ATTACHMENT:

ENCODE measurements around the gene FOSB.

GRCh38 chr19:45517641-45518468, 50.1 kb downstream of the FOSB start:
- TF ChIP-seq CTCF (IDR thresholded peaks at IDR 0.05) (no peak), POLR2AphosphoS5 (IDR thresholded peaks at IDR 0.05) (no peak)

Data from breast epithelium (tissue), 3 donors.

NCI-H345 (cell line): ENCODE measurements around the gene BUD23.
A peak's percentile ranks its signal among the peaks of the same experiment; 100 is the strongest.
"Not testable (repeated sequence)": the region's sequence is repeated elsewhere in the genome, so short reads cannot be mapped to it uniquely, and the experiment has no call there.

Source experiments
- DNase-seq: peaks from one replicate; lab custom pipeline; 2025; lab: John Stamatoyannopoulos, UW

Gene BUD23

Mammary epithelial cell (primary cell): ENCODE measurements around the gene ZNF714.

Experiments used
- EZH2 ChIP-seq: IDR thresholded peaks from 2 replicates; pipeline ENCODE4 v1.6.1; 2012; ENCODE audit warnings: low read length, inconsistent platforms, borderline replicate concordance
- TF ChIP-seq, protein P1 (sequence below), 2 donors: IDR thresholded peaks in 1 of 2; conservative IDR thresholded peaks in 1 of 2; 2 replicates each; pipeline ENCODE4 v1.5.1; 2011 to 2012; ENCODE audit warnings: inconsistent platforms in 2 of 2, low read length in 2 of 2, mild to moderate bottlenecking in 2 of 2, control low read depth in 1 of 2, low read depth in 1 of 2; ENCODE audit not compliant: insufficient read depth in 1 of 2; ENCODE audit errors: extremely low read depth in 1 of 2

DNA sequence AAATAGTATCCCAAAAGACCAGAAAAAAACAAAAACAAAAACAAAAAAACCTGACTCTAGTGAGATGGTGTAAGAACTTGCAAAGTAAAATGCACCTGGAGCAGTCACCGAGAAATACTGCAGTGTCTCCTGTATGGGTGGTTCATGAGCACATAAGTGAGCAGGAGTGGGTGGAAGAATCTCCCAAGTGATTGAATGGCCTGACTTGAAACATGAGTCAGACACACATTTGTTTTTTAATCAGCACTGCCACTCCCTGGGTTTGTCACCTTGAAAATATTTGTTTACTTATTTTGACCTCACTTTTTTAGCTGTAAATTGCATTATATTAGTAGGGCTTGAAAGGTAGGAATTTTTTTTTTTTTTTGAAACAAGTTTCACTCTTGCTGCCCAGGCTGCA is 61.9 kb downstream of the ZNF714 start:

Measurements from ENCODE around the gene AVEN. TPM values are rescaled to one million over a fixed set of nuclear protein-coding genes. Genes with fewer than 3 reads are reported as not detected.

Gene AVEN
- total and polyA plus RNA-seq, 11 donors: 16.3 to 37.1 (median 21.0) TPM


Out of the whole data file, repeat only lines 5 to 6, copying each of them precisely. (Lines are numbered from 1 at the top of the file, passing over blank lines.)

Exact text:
NCI-H345 (cell line): ENCODE measurements around the gene BUD23.
A peak's percentile ranks its signal among the peaks of the same experiment; 100 is the strongest.